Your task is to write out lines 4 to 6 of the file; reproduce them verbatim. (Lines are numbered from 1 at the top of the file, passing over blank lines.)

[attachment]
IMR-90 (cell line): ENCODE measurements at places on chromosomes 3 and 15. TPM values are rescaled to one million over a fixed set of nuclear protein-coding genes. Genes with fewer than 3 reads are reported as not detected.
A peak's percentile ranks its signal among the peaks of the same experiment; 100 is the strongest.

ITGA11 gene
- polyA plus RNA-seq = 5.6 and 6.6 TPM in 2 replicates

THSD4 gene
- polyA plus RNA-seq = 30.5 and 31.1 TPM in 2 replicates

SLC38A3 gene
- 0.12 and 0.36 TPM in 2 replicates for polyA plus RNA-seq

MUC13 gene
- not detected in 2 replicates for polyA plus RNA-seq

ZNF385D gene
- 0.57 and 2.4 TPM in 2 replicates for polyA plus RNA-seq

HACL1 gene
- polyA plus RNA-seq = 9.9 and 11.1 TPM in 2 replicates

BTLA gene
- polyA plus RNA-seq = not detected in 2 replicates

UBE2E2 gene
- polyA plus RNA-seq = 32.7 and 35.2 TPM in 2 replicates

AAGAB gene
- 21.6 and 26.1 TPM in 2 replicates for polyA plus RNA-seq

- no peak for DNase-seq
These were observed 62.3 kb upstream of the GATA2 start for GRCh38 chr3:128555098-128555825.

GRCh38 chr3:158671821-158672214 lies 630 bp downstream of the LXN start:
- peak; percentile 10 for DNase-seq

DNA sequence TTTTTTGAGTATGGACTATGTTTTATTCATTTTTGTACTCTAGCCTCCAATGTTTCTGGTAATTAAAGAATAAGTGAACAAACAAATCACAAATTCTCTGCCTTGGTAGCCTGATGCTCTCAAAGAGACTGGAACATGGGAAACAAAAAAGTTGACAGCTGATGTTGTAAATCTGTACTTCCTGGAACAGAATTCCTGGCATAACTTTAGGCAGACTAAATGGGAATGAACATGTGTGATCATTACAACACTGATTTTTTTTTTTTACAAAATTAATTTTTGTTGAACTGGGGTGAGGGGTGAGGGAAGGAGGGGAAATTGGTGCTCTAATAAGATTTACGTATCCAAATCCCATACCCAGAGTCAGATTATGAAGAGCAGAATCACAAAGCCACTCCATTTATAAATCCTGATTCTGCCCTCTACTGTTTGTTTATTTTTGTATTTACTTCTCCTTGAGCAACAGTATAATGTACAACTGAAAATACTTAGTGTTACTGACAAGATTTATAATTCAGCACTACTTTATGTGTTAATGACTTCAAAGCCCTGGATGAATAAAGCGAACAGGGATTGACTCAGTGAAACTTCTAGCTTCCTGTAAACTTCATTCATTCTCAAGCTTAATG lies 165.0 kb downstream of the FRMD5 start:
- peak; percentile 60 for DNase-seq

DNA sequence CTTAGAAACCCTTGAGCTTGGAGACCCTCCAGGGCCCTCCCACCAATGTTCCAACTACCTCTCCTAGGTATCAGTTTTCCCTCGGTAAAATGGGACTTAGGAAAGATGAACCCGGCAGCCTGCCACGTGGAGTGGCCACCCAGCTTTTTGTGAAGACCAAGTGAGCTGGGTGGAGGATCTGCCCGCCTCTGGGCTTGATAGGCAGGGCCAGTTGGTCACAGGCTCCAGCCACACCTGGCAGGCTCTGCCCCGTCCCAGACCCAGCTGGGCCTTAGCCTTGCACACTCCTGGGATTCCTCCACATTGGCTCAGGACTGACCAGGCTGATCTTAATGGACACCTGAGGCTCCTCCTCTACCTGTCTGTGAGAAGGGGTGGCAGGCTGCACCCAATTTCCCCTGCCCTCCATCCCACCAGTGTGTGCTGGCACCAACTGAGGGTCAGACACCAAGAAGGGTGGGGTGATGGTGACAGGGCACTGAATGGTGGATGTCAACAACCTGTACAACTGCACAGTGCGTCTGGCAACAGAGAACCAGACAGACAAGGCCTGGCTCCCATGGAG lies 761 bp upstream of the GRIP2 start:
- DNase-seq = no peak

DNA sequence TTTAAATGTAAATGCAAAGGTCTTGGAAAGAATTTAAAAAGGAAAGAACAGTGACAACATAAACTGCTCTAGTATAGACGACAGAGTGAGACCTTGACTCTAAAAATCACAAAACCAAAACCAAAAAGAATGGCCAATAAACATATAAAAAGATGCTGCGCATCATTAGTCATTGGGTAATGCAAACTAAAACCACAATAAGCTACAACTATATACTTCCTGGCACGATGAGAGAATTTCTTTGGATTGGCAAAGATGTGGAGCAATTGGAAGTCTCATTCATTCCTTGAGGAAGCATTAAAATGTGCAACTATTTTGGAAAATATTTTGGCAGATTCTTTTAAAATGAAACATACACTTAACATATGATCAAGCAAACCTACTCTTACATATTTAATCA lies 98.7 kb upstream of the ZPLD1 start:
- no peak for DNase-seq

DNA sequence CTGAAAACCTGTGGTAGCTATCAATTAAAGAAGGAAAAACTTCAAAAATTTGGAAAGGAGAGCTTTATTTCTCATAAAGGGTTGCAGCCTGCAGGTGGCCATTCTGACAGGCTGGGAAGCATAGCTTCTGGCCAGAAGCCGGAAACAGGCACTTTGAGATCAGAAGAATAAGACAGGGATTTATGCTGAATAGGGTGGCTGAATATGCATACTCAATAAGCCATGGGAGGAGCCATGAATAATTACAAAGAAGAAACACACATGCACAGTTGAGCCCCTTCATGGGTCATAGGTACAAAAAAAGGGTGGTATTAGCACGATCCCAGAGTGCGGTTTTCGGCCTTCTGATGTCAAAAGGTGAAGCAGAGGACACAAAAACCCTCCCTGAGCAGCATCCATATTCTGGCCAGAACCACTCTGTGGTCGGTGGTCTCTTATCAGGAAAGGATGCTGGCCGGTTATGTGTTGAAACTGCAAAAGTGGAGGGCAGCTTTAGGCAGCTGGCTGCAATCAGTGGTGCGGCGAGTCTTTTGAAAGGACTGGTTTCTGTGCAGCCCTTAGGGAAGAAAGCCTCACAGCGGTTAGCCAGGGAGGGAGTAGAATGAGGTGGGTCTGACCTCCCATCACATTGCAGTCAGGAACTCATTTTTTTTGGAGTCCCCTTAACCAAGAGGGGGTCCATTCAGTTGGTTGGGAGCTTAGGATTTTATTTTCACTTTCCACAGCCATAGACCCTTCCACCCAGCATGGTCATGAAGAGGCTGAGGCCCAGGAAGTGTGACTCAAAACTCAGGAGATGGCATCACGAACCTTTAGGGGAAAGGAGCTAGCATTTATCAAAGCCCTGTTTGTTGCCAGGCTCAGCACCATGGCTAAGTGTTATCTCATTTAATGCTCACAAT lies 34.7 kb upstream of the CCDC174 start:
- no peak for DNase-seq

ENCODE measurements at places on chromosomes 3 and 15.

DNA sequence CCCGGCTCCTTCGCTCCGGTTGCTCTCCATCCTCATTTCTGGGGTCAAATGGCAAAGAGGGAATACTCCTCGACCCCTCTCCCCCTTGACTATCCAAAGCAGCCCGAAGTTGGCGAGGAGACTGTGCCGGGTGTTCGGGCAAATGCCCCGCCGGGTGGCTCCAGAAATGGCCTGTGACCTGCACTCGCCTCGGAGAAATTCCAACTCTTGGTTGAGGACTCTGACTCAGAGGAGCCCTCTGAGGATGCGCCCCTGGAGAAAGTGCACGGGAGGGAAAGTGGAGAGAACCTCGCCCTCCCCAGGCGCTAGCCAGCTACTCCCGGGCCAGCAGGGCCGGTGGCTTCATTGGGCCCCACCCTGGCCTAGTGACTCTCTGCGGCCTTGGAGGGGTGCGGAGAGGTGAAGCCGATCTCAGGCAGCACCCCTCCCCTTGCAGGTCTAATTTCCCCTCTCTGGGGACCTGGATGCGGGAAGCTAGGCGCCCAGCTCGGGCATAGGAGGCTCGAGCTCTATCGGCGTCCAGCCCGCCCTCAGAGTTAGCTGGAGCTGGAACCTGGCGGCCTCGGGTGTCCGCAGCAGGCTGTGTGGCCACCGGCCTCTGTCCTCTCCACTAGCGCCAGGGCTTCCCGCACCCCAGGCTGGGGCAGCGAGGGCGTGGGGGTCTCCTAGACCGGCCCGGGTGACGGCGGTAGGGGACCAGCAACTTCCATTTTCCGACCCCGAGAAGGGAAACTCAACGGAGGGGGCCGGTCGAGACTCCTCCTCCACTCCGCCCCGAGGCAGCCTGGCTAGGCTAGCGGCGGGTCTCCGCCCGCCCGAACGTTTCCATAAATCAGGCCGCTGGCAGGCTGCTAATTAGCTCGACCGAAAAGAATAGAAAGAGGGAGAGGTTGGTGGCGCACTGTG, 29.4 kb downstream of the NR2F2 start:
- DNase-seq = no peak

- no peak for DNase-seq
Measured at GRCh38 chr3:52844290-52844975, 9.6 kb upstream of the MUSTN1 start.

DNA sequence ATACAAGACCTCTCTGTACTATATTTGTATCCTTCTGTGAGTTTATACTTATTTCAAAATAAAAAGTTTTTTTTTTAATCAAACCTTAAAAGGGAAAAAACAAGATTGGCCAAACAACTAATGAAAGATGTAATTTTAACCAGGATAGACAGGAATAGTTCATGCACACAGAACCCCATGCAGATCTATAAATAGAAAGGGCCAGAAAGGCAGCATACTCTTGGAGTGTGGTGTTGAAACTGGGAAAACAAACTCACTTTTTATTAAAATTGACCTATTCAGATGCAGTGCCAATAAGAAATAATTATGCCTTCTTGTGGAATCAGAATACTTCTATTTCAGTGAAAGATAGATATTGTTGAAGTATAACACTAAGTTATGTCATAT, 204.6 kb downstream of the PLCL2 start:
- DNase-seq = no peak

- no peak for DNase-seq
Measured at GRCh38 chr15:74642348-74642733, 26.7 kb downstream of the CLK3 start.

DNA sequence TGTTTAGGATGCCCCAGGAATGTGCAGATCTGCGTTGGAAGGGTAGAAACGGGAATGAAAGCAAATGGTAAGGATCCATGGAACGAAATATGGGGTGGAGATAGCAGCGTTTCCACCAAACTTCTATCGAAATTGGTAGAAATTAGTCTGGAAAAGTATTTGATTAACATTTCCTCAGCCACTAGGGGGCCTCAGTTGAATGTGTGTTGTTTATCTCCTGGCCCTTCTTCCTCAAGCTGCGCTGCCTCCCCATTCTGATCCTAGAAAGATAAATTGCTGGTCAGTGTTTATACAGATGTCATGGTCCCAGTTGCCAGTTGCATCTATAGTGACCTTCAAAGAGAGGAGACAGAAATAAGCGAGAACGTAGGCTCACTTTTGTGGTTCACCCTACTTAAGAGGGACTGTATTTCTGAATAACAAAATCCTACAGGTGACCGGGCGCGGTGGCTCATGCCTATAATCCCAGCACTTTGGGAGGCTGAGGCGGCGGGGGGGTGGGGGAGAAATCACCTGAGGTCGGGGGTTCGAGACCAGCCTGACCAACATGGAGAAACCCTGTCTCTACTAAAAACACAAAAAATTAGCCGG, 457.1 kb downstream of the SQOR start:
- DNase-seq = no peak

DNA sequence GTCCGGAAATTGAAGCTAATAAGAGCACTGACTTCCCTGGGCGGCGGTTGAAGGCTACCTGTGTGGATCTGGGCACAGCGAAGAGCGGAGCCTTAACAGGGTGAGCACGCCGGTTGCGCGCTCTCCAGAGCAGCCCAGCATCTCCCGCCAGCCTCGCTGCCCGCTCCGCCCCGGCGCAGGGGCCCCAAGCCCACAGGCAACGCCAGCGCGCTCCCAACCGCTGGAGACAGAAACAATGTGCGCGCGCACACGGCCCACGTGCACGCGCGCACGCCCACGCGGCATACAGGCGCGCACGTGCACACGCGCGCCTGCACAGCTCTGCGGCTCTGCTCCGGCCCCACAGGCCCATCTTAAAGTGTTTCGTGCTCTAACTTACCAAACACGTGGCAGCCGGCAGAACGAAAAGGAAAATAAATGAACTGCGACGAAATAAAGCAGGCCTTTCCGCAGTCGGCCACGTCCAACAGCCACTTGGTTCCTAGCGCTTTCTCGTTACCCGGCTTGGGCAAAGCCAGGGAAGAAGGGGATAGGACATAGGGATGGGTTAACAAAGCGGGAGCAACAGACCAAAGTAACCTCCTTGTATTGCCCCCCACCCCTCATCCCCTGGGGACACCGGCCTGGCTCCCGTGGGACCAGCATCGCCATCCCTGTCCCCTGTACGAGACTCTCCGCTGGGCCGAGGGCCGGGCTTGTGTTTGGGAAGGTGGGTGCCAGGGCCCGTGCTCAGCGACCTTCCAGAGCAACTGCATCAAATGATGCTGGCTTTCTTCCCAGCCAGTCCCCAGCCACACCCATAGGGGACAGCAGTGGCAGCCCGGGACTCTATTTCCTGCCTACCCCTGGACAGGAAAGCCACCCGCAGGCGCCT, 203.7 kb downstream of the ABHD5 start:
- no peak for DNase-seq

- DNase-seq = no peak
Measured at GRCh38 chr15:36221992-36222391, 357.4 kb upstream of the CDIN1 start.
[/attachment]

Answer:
- polyA plus RNA-seq = 5.6 and 6.6 TPM in 2 replicates

THSD4 gene
- polyA plus RNA-seq = 30.5 and 31.1 TPM in 2 replicates